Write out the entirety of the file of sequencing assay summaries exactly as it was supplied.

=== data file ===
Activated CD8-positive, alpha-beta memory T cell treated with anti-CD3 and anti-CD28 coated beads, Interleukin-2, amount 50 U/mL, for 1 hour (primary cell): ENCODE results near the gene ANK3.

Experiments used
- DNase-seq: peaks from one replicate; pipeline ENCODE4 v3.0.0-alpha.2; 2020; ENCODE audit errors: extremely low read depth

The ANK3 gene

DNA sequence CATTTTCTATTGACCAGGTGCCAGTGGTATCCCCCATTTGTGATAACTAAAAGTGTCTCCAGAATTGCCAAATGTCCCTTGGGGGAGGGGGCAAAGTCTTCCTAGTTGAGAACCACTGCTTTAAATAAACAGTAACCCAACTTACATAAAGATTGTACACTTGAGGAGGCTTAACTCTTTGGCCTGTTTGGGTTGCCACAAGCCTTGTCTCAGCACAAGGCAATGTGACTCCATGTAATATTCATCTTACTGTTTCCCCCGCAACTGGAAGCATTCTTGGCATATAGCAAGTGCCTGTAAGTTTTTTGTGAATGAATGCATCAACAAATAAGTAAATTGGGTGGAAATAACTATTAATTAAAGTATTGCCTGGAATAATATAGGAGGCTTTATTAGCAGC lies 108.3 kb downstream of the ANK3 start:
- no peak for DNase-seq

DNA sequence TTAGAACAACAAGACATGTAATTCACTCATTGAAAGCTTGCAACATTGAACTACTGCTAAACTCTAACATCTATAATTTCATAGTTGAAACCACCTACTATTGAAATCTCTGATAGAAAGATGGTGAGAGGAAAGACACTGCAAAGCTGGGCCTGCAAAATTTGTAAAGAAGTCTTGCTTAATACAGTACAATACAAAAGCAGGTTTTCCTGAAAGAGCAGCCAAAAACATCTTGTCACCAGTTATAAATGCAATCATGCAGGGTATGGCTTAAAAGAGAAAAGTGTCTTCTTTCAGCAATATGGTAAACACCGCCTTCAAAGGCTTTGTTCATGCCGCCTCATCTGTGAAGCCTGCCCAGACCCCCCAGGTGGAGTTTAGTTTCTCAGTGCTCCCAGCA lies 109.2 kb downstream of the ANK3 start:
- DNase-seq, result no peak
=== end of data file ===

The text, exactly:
Activated CD8-positive, alpha-beta memory T cell treated with anti-CD3 and anti-CD28 coated beads, Interleukin-2, amount 50 U/mL, for 1 hour (primary cell): ENCODE results near the gene ANK3.

Experiments used
- DNase-seq: peaks from one replicate; pipeline ENCODE4 v3.0.0-alpha.2; 2020; ENCODE audit errors: extremely low read depth

The ANK3 gene

DNA sequence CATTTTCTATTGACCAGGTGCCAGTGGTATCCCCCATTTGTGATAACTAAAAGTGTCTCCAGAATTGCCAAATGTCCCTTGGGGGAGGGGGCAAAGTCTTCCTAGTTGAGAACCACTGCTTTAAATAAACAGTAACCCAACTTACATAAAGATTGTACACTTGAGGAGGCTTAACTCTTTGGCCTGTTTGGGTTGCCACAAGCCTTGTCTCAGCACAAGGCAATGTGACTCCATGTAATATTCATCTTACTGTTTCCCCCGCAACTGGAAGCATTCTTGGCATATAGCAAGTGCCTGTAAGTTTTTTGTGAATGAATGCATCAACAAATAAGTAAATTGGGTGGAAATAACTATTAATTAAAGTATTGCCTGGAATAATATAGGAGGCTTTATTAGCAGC lies 108.3 kb downstream of the ANK3 start:
- no peak for DNase-seq

DNA sequence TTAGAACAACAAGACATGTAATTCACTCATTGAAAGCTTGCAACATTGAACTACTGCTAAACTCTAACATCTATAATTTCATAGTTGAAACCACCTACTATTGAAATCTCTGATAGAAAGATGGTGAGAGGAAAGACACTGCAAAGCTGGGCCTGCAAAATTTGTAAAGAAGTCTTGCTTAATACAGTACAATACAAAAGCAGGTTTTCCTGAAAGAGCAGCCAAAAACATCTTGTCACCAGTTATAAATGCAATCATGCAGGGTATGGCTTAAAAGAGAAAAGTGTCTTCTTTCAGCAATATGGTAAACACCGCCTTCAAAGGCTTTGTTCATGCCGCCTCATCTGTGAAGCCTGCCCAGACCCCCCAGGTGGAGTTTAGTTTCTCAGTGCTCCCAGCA lies 109.2 kb downstream of the ANK3 start:
- DNase-seq, result no peak